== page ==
If there is one thing in the theatre world everyone can agree on, it is that Tom Stoppard is clever.
He knows a lot about a lot and is good at explaining complicated things that leave the rest of us baffled.
The subject matter of Arcadia is a case in point – a heady brew of landscape gardening, literary studies and physics, played out in one room with alternate acts set in the 18th century and modern times. A rich mix, indeed, and one that potentially overwhelms. The cleverest thing about Stoppard is that he manages to get the audience not just understanding these subjects but also caring and laughing about them.
Credit goes to the cast. Dan Stevens plays the charismatic tutor Septimus Hodge . His role is to explain 18th-century arts and science to both the audience and his prodigious pupil Thomasina Coverly . A painful desire for his mistress Lady Croom is complicated by a touching flirtation with his pupil, and he conveys not just a passion for his studies but also a great sexual presence. Both women, Jessica Cave and Nancy Carroll respectively, present their characters with fitting complexity and make the most of Stoppard’s wonderful ear for period language to great comic effect.
In the present day, the explaining is done by mathematics student Valentine (Ed Stoppard). His brooding presence is so intense as to be unlikeable, and his irritation over the supposed simplicity of iterated algorithms sounds false. This time, explication is for the benefit of the audience and Samantha Bond ’s historian, whose performance becomes inexplicably shrill.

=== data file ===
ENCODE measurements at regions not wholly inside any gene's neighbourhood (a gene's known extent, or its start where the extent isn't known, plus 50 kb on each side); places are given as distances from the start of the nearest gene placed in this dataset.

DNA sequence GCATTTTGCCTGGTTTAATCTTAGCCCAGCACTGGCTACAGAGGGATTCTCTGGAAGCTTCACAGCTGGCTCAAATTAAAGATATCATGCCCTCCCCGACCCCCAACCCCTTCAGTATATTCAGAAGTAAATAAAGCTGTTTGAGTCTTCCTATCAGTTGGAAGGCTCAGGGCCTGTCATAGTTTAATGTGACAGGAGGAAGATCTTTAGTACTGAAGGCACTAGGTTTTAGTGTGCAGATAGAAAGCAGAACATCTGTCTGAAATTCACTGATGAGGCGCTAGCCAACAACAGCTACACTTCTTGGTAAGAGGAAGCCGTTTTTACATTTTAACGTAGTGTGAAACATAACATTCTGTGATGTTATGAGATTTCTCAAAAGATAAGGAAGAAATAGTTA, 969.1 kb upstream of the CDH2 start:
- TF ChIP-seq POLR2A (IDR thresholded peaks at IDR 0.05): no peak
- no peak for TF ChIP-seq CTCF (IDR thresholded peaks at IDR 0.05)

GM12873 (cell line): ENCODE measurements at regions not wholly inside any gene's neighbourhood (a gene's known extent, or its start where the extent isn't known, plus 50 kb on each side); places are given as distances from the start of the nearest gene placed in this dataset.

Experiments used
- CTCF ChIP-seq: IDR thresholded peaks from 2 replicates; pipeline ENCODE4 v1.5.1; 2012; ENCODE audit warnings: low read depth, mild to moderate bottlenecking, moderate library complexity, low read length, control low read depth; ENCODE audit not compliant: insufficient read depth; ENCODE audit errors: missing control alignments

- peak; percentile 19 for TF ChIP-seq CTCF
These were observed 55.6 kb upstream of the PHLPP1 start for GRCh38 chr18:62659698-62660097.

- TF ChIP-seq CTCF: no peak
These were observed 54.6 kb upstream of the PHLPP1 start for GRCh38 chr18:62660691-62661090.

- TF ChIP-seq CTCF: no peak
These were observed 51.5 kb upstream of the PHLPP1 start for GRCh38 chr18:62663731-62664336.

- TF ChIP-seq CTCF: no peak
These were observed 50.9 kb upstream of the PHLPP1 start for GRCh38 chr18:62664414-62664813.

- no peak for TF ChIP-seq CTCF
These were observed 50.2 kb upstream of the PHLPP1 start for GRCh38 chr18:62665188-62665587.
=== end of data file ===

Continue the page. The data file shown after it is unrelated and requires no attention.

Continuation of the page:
The love triangle in modern times is completed by rival academic Bernard Nightingale , a morally distasteful character portrayed by Neil Pearson, who has surely paid far too much attention to one textual reference about his bouncing around.
Through science and art these two worlds come together. Thomasina’s brilliance foresees the great mathematical discoveries Valentine is working on. Both historians retrace events concerning the earlier set of characters.
But, despite its humour, Arcadia is a melancholy work with a gentle sense of tragedy. The mathematics aren’t understood in the 18th century – with disastrous consequences. Both historians are blinded by their ambition for either professional advancement or to prove an ideological point and make mistakes about what really happened in the past. Attempts to created a paradise garden on earth or to explain that earth with a grand Theory of Everything are inevitably doomed to failure .
Despite all the laughs, destruction seems to be the only outcome of our investigations. What hold us are those brief moments of joy along the way – the journey through Arcadia rather than the place itself.
Until 12 September 2009
Photo by Catherine Ashmore
Written 8 June 2009 for The London Magazine